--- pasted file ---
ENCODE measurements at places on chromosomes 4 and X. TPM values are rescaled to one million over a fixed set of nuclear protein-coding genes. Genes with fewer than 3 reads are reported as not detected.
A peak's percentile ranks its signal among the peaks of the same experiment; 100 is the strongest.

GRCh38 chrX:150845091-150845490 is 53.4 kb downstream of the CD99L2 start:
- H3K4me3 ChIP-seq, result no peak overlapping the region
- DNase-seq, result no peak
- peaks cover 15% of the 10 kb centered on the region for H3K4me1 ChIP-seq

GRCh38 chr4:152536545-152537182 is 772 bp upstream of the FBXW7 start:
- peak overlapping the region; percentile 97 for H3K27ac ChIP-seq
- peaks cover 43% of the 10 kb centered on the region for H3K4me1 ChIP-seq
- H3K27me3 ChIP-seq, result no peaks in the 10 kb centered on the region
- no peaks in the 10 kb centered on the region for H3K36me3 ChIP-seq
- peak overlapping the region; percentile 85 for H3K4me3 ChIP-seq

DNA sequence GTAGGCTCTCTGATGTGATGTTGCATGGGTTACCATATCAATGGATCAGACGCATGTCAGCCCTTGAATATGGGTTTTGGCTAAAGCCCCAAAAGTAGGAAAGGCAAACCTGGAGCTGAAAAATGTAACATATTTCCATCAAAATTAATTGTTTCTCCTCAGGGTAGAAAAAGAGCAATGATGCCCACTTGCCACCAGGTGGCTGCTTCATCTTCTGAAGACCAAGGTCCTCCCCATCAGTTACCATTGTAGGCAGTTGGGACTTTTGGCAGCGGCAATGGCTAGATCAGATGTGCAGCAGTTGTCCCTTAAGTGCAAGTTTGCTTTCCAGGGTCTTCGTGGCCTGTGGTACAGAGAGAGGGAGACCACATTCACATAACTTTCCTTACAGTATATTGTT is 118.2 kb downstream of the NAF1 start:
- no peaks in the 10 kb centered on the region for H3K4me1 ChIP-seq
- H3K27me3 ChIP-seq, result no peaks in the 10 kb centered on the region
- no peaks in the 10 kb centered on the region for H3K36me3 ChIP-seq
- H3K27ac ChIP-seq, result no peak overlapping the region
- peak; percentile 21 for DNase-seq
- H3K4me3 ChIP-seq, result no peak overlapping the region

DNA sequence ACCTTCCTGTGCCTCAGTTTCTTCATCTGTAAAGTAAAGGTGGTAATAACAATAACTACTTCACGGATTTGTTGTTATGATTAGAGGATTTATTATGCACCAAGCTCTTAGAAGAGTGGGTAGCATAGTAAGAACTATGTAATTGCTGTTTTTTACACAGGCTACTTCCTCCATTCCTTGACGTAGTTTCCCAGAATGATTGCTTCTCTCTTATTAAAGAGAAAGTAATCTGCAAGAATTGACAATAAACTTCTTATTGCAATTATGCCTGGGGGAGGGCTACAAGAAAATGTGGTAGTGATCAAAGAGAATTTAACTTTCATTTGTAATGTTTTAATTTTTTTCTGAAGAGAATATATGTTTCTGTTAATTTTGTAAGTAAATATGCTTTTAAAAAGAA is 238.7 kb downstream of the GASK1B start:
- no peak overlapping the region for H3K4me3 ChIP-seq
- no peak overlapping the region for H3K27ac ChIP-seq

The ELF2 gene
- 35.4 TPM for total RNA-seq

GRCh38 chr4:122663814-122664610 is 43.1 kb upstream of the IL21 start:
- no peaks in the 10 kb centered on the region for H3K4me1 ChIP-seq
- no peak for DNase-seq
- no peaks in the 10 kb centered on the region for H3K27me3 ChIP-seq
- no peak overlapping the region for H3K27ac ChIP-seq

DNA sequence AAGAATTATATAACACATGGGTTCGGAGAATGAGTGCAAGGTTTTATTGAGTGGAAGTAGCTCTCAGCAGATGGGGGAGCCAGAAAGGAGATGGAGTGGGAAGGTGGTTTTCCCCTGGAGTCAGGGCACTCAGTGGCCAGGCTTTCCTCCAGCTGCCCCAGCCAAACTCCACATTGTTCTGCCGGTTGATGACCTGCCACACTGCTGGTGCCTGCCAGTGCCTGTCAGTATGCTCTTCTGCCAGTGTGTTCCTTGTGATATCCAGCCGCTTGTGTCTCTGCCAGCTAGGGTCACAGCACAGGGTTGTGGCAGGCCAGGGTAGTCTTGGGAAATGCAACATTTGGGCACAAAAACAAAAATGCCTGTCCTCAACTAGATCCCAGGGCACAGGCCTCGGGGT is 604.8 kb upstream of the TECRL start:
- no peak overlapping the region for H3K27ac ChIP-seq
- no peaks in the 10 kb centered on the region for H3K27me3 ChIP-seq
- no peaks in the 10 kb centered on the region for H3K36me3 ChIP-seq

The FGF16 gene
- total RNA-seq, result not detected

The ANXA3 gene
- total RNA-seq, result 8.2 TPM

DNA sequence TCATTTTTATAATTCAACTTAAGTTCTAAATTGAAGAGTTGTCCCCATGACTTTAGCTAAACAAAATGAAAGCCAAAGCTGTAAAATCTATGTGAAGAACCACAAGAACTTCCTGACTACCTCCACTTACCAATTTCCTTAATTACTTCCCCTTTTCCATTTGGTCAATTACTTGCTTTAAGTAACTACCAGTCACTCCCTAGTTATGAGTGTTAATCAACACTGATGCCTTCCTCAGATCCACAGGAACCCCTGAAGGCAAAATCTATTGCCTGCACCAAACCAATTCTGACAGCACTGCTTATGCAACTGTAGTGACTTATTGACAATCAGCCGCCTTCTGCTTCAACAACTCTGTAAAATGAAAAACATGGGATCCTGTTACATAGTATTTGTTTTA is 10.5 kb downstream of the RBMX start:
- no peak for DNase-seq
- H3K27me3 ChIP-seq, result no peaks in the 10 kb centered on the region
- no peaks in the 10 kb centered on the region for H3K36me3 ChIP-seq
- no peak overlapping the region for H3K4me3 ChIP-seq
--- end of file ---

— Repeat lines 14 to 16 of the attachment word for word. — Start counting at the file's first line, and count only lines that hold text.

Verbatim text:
- no peaks in the 10 kb centered on the region for H3K4me1 ChIP-seq
- H3K27me3 ChIP-seq, result no peaks in the 10 kb centered on the region
- no peaks in the 10 kb centered on the region for H3K36me3 ChIP-seq